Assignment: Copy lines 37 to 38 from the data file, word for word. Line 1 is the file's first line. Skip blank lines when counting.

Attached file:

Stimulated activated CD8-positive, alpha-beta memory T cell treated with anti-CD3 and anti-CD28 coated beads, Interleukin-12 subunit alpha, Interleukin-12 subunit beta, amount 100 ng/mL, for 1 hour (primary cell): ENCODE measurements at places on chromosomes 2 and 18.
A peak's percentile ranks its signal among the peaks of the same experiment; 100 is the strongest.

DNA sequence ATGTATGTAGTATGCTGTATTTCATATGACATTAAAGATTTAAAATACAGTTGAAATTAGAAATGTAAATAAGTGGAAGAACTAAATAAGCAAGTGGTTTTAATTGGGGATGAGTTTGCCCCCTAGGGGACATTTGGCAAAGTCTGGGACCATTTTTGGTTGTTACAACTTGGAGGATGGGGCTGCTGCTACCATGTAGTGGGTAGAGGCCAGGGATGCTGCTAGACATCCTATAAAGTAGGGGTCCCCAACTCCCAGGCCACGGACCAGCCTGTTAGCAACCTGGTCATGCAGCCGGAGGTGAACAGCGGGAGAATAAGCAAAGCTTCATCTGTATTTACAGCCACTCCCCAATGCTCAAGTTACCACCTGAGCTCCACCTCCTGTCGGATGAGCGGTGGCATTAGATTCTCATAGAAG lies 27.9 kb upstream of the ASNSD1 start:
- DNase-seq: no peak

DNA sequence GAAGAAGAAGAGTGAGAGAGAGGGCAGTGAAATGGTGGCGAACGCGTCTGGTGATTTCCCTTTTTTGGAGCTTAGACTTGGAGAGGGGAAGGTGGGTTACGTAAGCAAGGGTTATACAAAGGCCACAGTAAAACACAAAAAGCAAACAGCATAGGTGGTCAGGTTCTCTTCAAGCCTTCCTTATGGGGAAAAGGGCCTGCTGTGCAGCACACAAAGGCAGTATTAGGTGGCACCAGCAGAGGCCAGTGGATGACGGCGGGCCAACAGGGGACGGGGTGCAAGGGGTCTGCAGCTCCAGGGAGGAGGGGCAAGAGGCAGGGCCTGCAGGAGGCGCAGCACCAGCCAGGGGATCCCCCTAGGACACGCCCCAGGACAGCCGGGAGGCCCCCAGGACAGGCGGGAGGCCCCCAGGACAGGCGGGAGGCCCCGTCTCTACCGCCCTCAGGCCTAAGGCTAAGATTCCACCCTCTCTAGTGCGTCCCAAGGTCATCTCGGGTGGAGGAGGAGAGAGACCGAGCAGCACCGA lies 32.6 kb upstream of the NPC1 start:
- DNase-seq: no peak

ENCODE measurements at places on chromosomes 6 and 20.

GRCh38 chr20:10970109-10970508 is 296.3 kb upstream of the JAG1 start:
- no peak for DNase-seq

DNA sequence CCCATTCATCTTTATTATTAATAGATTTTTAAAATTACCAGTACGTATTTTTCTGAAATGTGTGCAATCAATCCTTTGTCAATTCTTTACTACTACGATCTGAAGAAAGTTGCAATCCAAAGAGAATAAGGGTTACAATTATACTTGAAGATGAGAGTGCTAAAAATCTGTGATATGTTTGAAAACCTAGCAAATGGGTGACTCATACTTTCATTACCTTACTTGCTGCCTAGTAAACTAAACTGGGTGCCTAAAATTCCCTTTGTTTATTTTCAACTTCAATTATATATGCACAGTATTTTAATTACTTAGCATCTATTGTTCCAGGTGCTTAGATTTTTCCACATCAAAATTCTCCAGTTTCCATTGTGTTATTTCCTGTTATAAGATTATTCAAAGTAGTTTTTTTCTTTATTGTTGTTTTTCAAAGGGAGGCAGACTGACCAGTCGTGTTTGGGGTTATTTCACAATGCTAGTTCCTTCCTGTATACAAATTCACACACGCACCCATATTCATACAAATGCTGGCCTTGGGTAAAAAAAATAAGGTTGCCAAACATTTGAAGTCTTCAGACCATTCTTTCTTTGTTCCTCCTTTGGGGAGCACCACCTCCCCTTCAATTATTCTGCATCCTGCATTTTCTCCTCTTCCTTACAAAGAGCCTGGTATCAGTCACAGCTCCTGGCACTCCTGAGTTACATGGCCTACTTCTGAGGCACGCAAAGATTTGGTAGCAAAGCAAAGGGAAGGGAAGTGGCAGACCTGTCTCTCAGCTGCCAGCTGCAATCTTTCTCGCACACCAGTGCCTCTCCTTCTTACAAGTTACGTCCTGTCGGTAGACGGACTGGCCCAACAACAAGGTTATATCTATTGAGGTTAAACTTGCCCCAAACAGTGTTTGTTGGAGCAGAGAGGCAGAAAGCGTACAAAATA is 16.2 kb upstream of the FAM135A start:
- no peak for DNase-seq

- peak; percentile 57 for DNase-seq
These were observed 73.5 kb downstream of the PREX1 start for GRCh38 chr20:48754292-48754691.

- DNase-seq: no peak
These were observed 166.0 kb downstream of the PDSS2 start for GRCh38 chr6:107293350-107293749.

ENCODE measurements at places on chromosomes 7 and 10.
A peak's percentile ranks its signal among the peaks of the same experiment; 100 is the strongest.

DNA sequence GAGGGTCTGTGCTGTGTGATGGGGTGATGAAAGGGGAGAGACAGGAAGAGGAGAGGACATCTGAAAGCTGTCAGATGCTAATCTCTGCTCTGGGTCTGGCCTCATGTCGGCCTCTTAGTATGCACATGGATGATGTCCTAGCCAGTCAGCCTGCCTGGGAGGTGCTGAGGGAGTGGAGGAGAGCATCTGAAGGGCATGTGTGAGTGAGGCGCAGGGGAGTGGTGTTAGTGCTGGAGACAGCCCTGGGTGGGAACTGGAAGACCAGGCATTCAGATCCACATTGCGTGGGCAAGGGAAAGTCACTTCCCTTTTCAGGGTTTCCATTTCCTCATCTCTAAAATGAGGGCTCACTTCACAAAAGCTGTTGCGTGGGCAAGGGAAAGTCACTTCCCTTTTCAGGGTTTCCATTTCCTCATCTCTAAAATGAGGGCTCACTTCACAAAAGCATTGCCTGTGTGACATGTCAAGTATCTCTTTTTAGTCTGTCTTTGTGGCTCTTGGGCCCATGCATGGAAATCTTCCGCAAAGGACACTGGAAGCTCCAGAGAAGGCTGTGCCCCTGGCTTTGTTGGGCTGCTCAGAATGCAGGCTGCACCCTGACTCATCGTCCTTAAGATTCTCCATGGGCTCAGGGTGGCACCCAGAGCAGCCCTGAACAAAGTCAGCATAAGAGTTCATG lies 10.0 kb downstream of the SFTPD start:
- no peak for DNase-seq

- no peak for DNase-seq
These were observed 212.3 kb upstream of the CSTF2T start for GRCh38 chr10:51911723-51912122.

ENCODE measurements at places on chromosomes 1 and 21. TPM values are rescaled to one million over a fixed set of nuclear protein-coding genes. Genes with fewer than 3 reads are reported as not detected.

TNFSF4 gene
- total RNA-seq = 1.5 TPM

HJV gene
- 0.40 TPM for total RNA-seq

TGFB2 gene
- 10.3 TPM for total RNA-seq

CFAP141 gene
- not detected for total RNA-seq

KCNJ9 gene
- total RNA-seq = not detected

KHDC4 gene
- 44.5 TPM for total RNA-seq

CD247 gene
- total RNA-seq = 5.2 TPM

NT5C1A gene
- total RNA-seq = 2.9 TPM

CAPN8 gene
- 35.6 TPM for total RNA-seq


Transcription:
NT5C1A gene
- total RNA-seq = 2.9 TPM